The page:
- The War in Their Minds: German Soldiers and Their Violent Pasts in West Germany by Svenja Goltermann
Goltermann traces the almost endless arguments in German psychiatry, compensation administrations, and courts about the long-term [End Page 260] psychological effects of World War II on German soldiers. Based on extensive research not only in government archives and various publications but also on careful analysis of, and extensive quotations from, medical records, Goltermann explores a subject hitherto largely neglected in the literature about the war and about postwar Germany. She first appropriately reviews the decision to treat soldiers for what was often called “shell-shock” during World War I in military hospitals near the front instead of sending them home, as well as the assumption that good food and relaxation were adequate remedies for this psychological condition.
As it turned out, the many German prisoners of war who returned to a divided and heavily damaged Germany after World War II had far greater problems adjusting to life than did those discharged from the German army who returned to an essentially undamaged country after World War I. Furthermore, those who in subsequent years, especially the 1950s, were released from imprisonment in the Soviet Union suffered even worse from the hunger and general deprivation that they had endured both prior to and during their internment.
Goltermann properly stresses, and covers in substantial detail, two of the ways in which the problems of the returnees defied the then-current official and generally accepted professional view. In the first place, substantial evidence indicated that the vast majority of soldiers’ mental and physical problems were not simply attributable to hereditary deficiencies. Although she does not press the point, most readers will ascertain that this peculiar medical notion betrays the continued influence of racist thinking in Germany’s professional circles.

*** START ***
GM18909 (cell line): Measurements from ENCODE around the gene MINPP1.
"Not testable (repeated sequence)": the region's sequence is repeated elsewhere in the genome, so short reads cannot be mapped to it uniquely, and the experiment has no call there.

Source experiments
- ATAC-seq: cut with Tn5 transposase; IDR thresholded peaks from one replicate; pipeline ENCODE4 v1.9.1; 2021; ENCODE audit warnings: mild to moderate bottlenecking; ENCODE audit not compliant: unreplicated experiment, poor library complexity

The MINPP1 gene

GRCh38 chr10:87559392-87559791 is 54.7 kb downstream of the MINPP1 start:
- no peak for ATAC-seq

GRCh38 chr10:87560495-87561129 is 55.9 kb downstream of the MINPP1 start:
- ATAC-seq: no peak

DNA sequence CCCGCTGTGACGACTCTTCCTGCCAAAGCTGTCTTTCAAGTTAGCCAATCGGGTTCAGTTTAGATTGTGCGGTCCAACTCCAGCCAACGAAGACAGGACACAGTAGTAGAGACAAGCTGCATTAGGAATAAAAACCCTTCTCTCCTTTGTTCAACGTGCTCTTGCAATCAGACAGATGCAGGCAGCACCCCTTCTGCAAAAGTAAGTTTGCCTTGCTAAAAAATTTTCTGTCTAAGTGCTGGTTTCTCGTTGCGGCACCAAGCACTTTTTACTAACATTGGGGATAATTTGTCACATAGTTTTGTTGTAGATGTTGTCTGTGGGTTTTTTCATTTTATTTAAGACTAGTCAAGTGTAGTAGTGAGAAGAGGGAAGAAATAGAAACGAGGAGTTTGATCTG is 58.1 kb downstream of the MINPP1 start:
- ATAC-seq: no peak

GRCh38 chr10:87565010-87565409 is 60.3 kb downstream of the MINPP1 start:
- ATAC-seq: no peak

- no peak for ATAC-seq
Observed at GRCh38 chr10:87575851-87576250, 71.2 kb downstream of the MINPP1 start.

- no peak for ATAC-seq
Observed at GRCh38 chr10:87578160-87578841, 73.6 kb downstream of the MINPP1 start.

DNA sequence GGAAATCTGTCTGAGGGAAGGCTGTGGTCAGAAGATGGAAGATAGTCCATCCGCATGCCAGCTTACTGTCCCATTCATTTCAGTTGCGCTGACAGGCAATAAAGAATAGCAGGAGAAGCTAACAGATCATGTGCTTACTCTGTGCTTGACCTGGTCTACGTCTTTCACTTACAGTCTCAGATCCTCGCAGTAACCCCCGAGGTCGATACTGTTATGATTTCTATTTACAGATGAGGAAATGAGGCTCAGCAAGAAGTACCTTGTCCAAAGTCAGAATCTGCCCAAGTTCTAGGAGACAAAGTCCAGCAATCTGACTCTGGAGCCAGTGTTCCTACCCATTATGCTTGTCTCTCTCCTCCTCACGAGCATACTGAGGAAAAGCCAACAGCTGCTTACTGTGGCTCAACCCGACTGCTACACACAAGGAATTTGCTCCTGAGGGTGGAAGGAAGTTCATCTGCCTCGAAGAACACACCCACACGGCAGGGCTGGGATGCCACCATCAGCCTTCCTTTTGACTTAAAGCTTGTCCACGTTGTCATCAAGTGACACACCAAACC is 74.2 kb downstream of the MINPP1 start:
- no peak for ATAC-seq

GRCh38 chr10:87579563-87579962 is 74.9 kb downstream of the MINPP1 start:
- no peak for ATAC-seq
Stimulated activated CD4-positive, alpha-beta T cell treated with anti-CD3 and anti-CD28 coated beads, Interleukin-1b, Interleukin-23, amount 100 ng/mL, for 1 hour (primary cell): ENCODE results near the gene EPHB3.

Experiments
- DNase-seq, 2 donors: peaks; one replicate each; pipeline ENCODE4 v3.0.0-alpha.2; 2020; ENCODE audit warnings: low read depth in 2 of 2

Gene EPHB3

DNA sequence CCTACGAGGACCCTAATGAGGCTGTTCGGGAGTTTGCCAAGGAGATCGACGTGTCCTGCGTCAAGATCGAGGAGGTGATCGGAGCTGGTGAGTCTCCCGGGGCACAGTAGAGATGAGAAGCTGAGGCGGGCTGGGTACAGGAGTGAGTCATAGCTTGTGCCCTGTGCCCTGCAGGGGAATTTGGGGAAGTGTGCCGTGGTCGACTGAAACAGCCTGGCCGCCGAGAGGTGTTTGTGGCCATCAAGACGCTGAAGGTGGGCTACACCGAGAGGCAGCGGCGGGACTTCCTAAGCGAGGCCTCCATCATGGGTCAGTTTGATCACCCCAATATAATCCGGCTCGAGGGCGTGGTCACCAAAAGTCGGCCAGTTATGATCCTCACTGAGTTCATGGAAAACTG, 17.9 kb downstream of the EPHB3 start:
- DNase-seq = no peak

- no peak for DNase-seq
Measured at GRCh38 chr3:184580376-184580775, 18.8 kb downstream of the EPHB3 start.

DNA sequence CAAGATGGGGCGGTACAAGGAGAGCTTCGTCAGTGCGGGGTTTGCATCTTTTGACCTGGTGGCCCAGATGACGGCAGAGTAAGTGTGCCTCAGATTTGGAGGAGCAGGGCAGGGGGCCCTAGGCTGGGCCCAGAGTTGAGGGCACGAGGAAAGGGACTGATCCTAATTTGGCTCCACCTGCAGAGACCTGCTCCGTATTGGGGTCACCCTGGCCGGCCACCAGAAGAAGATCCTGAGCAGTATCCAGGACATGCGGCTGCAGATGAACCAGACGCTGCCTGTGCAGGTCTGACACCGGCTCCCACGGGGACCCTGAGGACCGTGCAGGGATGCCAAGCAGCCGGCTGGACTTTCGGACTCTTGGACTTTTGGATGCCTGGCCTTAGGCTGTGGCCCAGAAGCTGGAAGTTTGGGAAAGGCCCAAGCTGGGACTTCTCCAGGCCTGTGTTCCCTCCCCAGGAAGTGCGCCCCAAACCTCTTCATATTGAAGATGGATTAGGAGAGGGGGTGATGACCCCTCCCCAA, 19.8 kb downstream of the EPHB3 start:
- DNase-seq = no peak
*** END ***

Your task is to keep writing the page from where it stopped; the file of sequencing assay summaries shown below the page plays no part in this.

In the second place, Goltermann covers in considerable detail the discovery that those who had survived the Holocaust and other forms of Nazi persecution in Germany and other German-occupied countries often suffered from, and claimed reparation for, long-term traumatic mental effects. Ironically, the competition between German soldiers and survivors of persecution for compensation was not the reason why, by the end of the 1960s, professionals had come to recognize the legitimacy of post-traumatic syndrome. Instead, international pressure to compensate the victims of persecution led to better treatment of the returnees—even those who had been perpetrators of horrors while in the military before their capture.
The central theme of this book is the reluctance and internal squabbling with which German officials dealt with the difficulties of the returning soldiers and their families over time. Goltermann rarely mentions the specific ordeals that the men had discussed in the interviews that she cites. She leaves the “war in their minds” as a generalized experience of combat, occupation, or imprisonment. The book’s bibliography is certain to be helpful to anyone interested in its subject, though the absence of Stephen G. Fritz, Endkampf: Soldiers, Civilians, and the Death of the Third Reich (Lexington, 2004) is regrettable. The notes include extensive discussions about some of the sources. In some cases, such as n. 10 (319), Goltermann would have been better advised to incorporate the information in the [End Page 261] main text, but the novelty of much of this work justifies the copious annotation.
The emphasis on the integration of millions of German expellees from German territories that the Soviet Union, Poland, and other countries confiscated after the war, as well as of those who fled from East Germany to West Germany before re-unification, has led to a neglect of the millions of German soldiers who had to be re-integrated into German society and their own families. Goltermann’s book is an excellent, thought-provoking study of a critical element in that process.